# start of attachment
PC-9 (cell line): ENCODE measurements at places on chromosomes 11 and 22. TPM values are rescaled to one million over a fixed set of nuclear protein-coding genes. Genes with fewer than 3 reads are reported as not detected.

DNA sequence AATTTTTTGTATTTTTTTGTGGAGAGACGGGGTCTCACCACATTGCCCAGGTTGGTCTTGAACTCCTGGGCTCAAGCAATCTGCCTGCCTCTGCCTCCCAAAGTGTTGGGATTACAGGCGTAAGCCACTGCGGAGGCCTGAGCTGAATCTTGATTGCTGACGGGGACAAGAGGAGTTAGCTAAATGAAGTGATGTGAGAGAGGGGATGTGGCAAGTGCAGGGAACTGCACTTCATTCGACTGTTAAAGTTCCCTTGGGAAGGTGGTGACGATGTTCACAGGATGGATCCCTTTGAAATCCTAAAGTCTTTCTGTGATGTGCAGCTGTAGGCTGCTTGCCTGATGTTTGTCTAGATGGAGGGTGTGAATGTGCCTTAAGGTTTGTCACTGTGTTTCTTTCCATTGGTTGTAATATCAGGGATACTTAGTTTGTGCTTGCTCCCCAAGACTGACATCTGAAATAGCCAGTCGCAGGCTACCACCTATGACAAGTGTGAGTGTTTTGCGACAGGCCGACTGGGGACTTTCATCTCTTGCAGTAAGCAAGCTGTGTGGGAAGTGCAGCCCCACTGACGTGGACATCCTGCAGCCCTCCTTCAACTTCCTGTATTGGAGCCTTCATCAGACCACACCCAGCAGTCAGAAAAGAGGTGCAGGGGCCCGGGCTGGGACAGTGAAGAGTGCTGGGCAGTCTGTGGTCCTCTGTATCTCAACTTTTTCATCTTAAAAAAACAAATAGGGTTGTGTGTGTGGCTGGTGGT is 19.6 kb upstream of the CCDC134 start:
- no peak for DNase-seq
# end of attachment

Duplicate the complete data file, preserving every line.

PC-9 (cell line): ENCODE measurements at places on chromosomes 11 and 22. TPM values are rescaled to one million over a fixed set of nuclear protein-coding genes. Genes with fewer than 3 reads are reported as not detected.

DNA sequence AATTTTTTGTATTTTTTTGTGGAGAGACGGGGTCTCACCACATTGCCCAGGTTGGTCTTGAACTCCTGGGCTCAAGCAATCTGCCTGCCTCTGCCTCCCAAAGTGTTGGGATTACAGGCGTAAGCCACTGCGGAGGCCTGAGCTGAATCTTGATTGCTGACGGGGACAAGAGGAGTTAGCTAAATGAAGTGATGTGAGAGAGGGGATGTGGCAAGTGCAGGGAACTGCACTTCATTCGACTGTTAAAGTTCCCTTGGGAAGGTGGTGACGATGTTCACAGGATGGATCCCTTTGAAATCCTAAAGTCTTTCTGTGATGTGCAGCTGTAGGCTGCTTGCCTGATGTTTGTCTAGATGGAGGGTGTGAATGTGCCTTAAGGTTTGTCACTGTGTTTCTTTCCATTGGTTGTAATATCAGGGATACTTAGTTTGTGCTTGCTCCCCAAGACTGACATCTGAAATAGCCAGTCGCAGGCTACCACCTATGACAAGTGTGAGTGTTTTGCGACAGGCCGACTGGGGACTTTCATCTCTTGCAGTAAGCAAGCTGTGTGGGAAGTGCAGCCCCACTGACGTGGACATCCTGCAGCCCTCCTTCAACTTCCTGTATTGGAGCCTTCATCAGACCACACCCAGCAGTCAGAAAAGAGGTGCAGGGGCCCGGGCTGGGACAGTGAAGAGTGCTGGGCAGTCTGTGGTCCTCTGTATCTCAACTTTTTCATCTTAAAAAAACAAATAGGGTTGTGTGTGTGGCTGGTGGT is 19.6 kb upstream of the CCDC134 start:
- no peak for DNase-seq